After nearly a year that's passed since I wrote a post mocking Rob Williamson's photography, I finally met the guy.
He introduced himself to me last night at Dear Mom (God help us) and asked, maybe a little confrontationally, if I still wrote about art for Uptown. When I suggested that he seemed angry or on edge, he said that he was not.
I mentioned, so as maybe to clarify my original intentions, that I didn't actually think he had taken those photos with his phone, and that I was really just poking fun. No harm intended.
He told me that I had shat on his life's work, which he clearly did not think was a good thing. I asked if he hadn't enjoyed a little public discourse over his series and he said he hadn't.
Rob then handed me a flier and challenged me to attend his friend's photography show tonight at Ritual. “If art is dead” (or “if art isn't dead”, I don't remember), he said, “then come see my friend's show. He's amazing.”
At the risk of opening up an old wound, here are some thoughts I have for Rob and other up-and-coming photographers:
If taking flattering photos of my cool-looking friends were my life's work, I would hope that someone in my life had the presence of mind to shit on it, so that maybe some day I could use my technical abilities (which seem to be in tact in Rob's case) to make something worthwhile.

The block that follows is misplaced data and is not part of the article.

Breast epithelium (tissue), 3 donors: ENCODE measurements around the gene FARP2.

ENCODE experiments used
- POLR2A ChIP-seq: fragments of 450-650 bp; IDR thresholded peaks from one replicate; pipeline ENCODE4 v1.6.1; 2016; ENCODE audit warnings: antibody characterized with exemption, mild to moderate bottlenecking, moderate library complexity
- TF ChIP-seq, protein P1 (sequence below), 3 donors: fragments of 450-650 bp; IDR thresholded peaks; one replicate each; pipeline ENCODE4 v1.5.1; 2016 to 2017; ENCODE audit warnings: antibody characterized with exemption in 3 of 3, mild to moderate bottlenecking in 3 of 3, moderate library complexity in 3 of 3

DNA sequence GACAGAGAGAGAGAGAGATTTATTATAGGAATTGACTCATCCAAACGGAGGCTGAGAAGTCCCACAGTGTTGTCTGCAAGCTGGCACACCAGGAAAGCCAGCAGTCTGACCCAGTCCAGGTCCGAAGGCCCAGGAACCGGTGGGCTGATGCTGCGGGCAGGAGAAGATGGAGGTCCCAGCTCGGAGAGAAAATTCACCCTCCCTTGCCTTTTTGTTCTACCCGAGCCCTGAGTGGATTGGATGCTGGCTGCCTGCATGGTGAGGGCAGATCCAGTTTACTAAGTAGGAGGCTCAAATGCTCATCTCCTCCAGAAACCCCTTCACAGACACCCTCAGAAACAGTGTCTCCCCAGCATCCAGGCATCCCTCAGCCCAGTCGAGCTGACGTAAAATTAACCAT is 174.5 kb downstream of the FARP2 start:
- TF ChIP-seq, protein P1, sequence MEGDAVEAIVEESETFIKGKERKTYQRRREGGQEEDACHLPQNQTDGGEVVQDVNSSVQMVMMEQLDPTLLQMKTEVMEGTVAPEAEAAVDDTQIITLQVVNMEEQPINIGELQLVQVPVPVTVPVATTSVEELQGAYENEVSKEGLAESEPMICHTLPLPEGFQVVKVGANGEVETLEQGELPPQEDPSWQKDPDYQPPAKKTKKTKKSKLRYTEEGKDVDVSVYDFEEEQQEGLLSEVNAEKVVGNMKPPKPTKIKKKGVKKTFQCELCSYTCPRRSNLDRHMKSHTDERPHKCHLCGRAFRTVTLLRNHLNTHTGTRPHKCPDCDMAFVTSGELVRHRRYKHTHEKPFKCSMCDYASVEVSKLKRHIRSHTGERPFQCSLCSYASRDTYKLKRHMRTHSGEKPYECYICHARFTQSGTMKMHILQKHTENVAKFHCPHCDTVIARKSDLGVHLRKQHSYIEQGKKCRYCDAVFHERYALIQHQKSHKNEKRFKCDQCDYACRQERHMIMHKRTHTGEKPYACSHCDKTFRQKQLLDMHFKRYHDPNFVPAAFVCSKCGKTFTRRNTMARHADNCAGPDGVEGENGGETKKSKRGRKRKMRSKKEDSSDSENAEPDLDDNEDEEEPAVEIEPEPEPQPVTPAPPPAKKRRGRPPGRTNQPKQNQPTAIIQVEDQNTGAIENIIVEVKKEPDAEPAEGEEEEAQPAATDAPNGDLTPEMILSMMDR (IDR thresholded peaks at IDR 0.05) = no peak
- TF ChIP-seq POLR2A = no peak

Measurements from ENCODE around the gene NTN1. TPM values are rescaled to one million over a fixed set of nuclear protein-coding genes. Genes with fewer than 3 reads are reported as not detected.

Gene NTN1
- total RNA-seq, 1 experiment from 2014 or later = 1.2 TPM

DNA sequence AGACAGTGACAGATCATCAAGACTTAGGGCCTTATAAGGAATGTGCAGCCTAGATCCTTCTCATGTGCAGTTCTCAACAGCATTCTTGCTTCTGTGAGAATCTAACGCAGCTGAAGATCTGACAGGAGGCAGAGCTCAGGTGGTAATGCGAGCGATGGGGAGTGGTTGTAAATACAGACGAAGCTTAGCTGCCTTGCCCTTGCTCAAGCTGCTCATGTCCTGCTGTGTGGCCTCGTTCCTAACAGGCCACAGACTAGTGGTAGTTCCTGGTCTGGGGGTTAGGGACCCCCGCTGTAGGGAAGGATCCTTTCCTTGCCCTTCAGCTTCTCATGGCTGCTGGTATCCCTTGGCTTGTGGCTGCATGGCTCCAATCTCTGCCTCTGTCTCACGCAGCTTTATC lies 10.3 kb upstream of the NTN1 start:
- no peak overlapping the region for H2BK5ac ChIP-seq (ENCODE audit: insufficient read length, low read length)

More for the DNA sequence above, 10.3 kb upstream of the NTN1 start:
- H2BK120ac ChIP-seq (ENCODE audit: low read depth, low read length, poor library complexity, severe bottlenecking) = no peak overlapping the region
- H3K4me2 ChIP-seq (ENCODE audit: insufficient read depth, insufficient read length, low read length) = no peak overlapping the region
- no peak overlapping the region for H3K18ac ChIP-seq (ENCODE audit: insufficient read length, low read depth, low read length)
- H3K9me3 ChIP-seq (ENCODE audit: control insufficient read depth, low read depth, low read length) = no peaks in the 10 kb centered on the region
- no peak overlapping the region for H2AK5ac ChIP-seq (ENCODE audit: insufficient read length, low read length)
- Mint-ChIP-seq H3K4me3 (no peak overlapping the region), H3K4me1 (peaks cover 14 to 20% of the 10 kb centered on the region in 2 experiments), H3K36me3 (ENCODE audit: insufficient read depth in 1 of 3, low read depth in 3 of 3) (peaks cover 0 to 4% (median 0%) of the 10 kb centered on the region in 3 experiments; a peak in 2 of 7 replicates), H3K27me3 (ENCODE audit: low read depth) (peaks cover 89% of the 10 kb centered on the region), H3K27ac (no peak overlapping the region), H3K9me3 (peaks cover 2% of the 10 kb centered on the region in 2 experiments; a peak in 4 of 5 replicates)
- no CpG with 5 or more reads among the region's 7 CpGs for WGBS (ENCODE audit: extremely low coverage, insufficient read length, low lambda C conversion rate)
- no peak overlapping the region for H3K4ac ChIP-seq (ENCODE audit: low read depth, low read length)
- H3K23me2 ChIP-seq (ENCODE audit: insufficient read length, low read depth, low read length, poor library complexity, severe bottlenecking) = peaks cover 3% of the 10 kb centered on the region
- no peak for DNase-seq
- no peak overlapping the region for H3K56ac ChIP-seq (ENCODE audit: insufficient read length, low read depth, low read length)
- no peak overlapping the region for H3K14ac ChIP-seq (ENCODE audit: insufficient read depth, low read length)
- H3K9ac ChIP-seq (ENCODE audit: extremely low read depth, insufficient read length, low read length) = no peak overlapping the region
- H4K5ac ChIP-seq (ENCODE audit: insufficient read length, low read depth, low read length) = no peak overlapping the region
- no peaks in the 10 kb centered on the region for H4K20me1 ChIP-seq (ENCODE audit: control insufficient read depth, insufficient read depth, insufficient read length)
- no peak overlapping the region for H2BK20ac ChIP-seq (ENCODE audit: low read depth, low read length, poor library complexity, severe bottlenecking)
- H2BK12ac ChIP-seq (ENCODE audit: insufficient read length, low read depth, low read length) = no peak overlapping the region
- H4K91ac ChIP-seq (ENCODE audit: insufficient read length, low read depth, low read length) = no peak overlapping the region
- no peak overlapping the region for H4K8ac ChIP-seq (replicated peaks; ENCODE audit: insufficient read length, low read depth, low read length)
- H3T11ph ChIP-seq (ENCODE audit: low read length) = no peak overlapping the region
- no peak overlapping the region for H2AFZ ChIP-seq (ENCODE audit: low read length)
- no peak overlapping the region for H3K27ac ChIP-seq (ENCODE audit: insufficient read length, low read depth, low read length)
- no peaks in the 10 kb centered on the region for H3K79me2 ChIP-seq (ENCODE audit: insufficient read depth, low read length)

The purpose of art is to challenge and inspire—to save our human minds from the mundane. The purpose of art is not to assure our attractive friends that they're doing a good job participating in this carefree, precious lifestyle young San Franciscans seem to be so obsessed with.
The prevailing culture in our fair sub-climate is undergoing a huge influx of wealthy young people who glorify the menial values portrayed in Rob's photography (youth, beauty, leisure, backpack ownership?). As a part of the shrinking creative demographic, it's the duty of Mission artists to challenge their audience's cultural view, imagination, and sense of beauty, rather than cater to the new money's bland, charming-ish taste.
I'm afraid that until Rob's process holds these intentions in mind, his photos will continue to be more or less as valuable as the Instagrams they so closely resemble.
I will not be attending Rob's friend's show at Ritual tonight, because, as much as I enjoy being hated by young photographers IRL, I've already checked out the photo series in question, and discovered that it's a series of photos dealing mostly with apartments as seen from the street—a view I will just as easily enjoy on my walk home from work this afternoon.